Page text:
the applications isnt real time, i have time to process the log. The log
files gonna rotate every hour, gonna process one file per hour.

I also find something usefull, x-sendfile, i didint know that, this was
the reason i was getting so “slow” req/s using ruby, i think using this
with sinatra i could get near req/s as apache.

Brian,

About that, yes, its true, most mail block external images. But is the
only way i can know if the user has read or not the mail.
And the list is send to people who wants the mail, they trust in the
mail content.
Have any other way to track the mails?

Again, thanks.

Diego B.

Diego B. wrote:

About that, yes, its true, most mail block external images. But is the
only way i can know if the user has read or not the mail.
And the list is send to people who wants the mail, they trust in the
mail content.
Have any other way to track the mails?

Not really. Some mailers will honour requests for return receipts, but
they will pop up a dialog first asking the user if they’re happy to send
it back.

The best I can think of is that you could put the content they’re
looking for on a web page, then just E-mail them a short message with
the link. e.g. “Click here to read this month’s newsletter”. Include a
unique cookie in the link, e.g. as a query parameter. Then you can tell
if they clicked through or not.

The real question is, what problem are you trying to solve by
determining whether the user opened the mail or not?

If the problem is a commercial one (e.g. your customer wants to pay you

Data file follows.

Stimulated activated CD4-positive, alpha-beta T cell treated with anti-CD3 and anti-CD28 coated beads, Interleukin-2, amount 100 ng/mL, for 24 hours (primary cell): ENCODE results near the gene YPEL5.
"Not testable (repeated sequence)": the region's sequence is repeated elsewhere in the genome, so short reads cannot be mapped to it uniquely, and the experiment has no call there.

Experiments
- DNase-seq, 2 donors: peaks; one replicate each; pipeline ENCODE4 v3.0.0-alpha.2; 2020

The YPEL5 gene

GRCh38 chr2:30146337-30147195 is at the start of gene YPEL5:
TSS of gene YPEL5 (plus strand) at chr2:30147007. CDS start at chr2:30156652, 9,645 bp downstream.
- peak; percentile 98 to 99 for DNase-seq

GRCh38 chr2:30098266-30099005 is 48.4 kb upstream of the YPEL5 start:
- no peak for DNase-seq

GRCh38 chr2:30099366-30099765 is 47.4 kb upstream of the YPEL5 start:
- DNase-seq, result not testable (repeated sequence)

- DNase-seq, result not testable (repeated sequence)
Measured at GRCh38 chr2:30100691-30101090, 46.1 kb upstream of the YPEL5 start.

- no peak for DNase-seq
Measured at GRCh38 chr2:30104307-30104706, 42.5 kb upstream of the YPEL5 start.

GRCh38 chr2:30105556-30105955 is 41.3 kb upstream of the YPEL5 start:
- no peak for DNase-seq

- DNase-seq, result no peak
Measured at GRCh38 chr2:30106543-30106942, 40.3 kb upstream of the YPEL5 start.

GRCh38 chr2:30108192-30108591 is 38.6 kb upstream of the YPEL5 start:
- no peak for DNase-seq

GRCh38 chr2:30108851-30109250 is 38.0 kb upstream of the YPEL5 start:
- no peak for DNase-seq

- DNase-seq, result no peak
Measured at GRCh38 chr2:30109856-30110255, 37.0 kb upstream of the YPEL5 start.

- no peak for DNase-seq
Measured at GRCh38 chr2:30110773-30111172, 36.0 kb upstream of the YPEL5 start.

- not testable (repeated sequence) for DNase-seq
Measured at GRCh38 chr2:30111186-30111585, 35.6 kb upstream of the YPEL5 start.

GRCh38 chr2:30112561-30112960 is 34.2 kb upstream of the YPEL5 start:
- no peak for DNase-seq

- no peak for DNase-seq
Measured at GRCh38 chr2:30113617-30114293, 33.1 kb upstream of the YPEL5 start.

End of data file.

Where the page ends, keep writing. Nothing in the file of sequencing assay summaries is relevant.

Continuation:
based on the number of E-mails opened, not the number of E-mails
delivered) then you could use surveys or statistical samples to estimate
what proportion of their E-mails is opened. In other words, a bit like
TV viewer figures.

B.

Brian C. wrote:

Diego B. wrote:

About that, yes, its true, most mail block external images. But is the
only way i can know if the user has read or not the mail.
And the list is send to people who wants the mail, they trust in the
mail content.
Have any other way to track the mails?

Not really. Some mailers will honour requests for return receipts, but
they will pop up a dialog first asking the user if they’re happy to send
it back.

The best I can think of is that you could put the content they’re
looking for on a web page, then just E-mail them a short message with
the link. e.g. “Click here to read this month’s newsletter”. Include a
unique cookie in the link, e.g. as a query parameter. Then you can tell
if they clicked through or not.

The real question is, what problem are you trying to solve by
determining whether the user opened the mail or not?

If the problem is a commercial one (e.g. your customer wants to pay you
based on the number of E-mails opened, not the number of E-mails
delivered) then you could use surveys or statistical samples to estimate
what proportion of their E-mails is opened. In other words, a bit like
TV viewer figures.

B.

The issue is, this system deal with marketing mail, know if the user has
open mail is useful to my client for a lot of reasons, like, later this
numbers turn into reports so they can discuss a new strategy and so.

And yea its a good idea to direct the user to a website using some query
string to track.

Diego.